Elections don’t get much attention from students

Ashlee Clark

Nick Jaha knows he should vote in the Student Government Association’s elections, which are being held today and tomorrow.

He just probably won’t.

“I guess it’s important, but I just choose not to,” the Louisville freshman said. “I probably should.”

Most Western students are like Jaha – they aren’t participating in SGA elections.

Last year, 2,014 students voted in the SGA elections out of the 16,808 students who were enrolled.

Some students aren’t voting because they don’t have the time or knowledge of the candidates.

Others are just indifferent to the process.

But SGA members and others are encouraging students to take action by campaigning. Some also believe the three contested executive offices will promote the elections for executive officers and senate positions today and tomorrow.

Lack of civic engagement isn’t just an issue on the Hill. Low voter turnout is common among college students across the country.

Saundra Ardrey, head of the political science department, said low voter participation is typical of 18 to 24 year olds.

She said college students are at a point in their lives when they are “footloose and fancy-free,” without many career or family responsibilities.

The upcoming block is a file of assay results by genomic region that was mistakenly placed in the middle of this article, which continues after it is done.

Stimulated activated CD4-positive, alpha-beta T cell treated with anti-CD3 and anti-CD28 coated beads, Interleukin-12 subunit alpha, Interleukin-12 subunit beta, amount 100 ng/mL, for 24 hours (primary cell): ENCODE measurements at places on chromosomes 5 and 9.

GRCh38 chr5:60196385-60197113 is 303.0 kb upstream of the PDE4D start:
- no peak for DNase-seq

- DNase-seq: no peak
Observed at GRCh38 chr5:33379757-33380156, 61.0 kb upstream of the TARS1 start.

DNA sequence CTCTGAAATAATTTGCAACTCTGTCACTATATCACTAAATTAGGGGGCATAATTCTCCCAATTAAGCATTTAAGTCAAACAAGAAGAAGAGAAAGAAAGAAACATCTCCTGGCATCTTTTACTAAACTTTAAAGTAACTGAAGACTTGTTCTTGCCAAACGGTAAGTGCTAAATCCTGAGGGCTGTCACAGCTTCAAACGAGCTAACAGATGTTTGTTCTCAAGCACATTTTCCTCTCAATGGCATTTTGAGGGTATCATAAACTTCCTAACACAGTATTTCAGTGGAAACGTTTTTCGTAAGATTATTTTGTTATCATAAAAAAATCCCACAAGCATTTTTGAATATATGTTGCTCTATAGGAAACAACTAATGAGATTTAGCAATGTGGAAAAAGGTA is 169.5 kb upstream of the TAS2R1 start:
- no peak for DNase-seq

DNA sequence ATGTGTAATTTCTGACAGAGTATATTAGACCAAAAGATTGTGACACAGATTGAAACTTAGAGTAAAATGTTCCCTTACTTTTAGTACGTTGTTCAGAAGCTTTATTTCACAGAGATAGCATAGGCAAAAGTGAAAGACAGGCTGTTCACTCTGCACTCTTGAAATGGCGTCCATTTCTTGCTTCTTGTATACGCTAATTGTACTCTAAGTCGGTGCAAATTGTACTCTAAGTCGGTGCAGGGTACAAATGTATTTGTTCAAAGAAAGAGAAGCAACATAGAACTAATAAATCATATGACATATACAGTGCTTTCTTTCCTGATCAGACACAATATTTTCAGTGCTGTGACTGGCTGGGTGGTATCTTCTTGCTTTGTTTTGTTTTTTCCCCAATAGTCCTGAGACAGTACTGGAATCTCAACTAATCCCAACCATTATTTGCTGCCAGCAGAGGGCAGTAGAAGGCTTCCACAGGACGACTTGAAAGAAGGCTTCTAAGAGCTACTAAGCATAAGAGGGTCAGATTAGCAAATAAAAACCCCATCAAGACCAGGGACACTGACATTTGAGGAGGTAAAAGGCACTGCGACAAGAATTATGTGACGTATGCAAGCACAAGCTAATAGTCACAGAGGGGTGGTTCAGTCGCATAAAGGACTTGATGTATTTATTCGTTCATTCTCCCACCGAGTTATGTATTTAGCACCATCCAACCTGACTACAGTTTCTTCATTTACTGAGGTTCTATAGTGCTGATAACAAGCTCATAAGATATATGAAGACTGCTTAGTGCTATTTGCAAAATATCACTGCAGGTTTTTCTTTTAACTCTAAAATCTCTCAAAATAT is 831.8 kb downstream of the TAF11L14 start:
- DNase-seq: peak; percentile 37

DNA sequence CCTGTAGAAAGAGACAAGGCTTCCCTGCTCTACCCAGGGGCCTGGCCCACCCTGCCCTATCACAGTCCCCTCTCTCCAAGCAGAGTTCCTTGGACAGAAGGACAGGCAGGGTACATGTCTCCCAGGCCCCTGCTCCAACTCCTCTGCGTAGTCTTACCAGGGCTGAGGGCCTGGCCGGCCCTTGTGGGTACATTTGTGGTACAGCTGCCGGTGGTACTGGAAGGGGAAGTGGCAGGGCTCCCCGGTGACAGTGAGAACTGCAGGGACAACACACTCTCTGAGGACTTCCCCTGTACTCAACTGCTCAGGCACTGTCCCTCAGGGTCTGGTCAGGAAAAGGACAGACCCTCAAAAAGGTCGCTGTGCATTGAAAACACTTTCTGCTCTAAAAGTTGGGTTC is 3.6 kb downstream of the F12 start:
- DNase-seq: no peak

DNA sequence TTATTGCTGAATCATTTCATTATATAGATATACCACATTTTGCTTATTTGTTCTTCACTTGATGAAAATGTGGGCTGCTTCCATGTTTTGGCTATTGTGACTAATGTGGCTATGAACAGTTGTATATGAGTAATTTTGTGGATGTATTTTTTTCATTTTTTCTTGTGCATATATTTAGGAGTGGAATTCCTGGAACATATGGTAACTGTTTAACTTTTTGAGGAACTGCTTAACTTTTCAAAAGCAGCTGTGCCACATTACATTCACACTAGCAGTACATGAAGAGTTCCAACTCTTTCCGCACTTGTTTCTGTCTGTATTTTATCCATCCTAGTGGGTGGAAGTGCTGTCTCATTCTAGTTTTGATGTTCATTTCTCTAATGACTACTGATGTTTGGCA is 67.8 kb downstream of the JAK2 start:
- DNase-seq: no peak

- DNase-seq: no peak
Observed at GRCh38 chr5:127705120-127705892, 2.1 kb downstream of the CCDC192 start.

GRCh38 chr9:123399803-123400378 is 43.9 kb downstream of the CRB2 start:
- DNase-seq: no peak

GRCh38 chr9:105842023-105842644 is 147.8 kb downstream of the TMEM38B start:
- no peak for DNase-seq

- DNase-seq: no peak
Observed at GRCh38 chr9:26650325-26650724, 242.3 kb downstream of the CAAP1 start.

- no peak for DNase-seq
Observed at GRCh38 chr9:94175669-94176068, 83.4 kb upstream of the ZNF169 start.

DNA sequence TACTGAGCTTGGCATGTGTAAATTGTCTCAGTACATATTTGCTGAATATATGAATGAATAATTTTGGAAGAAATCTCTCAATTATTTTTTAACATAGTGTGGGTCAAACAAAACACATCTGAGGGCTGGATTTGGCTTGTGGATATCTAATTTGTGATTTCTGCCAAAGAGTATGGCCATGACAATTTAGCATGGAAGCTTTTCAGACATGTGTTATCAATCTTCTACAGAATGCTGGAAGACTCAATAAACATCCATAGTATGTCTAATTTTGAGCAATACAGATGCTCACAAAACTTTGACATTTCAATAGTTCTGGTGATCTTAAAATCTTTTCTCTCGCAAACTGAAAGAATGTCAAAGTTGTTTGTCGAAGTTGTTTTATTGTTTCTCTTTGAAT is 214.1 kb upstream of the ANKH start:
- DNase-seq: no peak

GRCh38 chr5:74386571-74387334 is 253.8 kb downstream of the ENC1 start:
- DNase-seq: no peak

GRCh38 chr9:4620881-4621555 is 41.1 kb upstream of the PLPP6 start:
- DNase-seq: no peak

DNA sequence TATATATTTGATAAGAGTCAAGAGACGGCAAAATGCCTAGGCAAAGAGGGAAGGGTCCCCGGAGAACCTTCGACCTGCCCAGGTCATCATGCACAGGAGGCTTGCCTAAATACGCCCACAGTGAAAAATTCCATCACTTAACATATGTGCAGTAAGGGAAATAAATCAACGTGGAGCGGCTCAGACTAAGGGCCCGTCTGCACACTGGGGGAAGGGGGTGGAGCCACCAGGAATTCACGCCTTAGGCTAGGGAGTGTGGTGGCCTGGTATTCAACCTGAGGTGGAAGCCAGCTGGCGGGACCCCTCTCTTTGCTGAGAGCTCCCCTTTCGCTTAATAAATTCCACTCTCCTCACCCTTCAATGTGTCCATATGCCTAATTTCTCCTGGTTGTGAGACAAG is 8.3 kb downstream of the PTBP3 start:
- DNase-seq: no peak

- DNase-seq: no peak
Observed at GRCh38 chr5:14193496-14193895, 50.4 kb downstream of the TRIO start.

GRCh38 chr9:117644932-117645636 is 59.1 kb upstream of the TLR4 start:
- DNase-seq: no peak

Students may be too preoccupied with balancing activities and schoolwork to care about SGA elections, Ardrey said.

“They may see the SGA elections as not having as much of an impact in their life,” she said. “That’s why the candidates have to frame the issues so students do care.”

SGA President John Bradley said college students are generally focusing their attention on multiple things at a time.

Students may not think they have time to be civically engaged, he said.

Charley Pride, coordinator of student activities and organizations, said students vote more if they have a personal connection to one of the candidates in an election.

“We’d love to have more people vote, but it’s a person’s choice whether they vote or not,” he said.

And low turnout for student government elections isn’t something new to Western.

It has existed since the organization was created in 1966 as the Associated Students of Western Kentucky University.

Lowell Harrison, a retired history professor and author of “Western Kentucky University,” said he can’t remember a student government election that had a large number of voters.

He said students may not vote because of “sheer indifference.”

“They don’t really know what the concern is, and instead of trying to find out what it is, they simply ignore it,” he said.

Other colleges and universities across the state and country have had more success in attracting students to cast votes for student government candidates.

Some universities have larger voter turnout because of student attitude and SGA activities.

Brian Haley, student government president at the University of Texas in Austin, said his constituents are very involved in elections and other campus organizations.

He said many UT students come to the university in Texas’ capital to be involved in politics and “become catalysts for change.”

About 11,300 of UT’s 50,000 students voted in this semester’s elections, Haley said.

“We’re a very active and involved student population,” he said.

Will Nash, SGA press secretary at the University of Kentucky, said students need to care more about student government.